The inside story of how U.S. terrorist hunters are going after al Qaeda
Bits and pieces. Each day, the CTC took in some 2,500 cables from CIA stations overseas; each week, some 17,000 new bits of intelligence arrived. And that didn't count the huge hauls from Afghanistan. One veteran case officer said the amounts were measured "literally in terabytes"--a terabyte is roughly equal to a thousand bound editions of the Encyclopedia Britannica. The CTC had become the world's single largest collector and coordinator for intelligence on terrorism. So large is the volume of material collected, sources tell U.S. News, that even today, substantial amounts remain unexamined.
By March 2002, the intelligence windfall revealed how little U.S. intelligence had understood about al Qaeda. "There were tremendous gaps in our understanding of al Qaeda's structure, its chain of command, its operational network," says Roger Cressey, director for transnational threats at the National Security Council at the time of 9/11. "Think of it as a 1,000-piece jigsaw in which we had maybe 200 pieces. After 9/11, the pieces came fast and furious."
America's best analysts were troubled as they surveyed the new intelligence. "It was even worse than we thought," says Black, who was struck by Afghan reports of dead al Qaeda fighters with blond hair and blue eyes--Chechens--as well as Uzbeks, Indonesians, and Chinese. "They had internationalized themselves to a far greater degree," he says, "and it was all networked really well."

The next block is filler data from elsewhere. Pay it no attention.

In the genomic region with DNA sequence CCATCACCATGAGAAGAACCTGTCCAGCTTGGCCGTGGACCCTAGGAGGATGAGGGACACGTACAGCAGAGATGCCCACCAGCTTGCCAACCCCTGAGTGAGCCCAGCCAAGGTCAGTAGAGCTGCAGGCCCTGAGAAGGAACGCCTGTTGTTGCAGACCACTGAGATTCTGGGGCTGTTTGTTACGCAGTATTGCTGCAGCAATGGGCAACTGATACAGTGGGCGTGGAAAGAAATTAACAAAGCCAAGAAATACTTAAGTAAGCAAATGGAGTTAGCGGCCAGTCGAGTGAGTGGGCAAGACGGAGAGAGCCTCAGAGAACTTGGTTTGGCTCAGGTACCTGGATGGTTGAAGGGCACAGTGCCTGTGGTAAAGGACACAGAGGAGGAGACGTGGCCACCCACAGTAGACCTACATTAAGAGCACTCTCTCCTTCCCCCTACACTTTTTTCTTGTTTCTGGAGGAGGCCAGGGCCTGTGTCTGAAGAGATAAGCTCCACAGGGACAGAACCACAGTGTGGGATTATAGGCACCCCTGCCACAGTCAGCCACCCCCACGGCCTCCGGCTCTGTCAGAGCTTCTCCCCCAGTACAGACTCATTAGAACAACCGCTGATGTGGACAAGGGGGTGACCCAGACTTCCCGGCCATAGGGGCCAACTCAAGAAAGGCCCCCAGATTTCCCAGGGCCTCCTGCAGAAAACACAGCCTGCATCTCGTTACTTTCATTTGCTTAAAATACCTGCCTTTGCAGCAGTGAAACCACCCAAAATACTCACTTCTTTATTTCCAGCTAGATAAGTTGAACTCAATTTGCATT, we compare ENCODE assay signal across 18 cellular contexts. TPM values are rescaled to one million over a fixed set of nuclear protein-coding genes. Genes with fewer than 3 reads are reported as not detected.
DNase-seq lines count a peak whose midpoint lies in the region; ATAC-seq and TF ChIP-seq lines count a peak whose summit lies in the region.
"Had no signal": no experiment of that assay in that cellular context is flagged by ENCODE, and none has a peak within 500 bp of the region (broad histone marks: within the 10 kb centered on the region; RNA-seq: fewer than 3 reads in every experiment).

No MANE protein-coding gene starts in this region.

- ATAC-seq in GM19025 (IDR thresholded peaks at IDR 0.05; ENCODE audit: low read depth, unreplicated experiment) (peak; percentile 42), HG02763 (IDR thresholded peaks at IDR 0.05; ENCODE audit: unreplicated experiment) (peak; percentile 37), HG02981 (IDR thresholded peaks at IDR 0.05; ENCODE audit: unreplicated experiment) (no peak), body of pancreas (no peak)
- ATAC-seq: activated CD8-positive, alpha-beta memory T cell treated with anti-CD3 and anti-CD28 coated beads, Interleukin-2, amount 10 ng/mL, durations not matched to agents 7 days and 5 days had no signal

The body kills, the seized computers and correspondence, combined with prisoner interrogations and other intelligence, offered a fairly complete portrait of bin Laden's secretive organization. Analysts began to grasp how al Qaeda actually operated, from its finances to its key personnel. Before 9/11, U.S. intelligence had files on only a few hundred al Qaeda-trained Islamists. But by March, the number had ballooned to 3,000 and was growing daily.
As their knowledge increased, analysts learned to differentiate among the varied bands of jihadists. As one counterterrorism veteran explained, there are, in effect, two al Qaedas: One is al Qaeda the ideology, which fuels a sprawling network of radical Islamists who draw inspiration from bin Laden but are not his direct disciples. Within that network are what analysts have called al Qaeda's franchises--allied radical groups from Uzbekistan to Indonesia who share bin Laden's dream of a pan-Islamist world. But there is also al Qaeda the organization--a finite, disciplined, Mafia-like grouping with its own rules, finances, and "made" members. Although tens of thousands went through its training camps, very few in fact joined the group. "Al Qaeda is an elite organization that takes very few members," explains Rohan Gunaratna, author of Inside al Qaeda. U.S. intelligence soon concluded that only some 180 followers had sworn bayat, or allegiance, to bin Laden.
The group was also more hierarchical than the CIA had believed. Bin Laden, once thought to be a figurehead, turned out to be a hands-on leader who approved al Qaeda's most ambitious attacks, including 9/11. Descriptions of the group's inner workings, with its religious dogma and blind obedience, appeared almost cultlike, with bin Laden cast as guru. As one top official put it, bin Laden seemed "more Koresh than Napoleon"--a reference to Branch Davidian cultist David Koresh, who perished with his followers in a fiery death in Waco, Texas.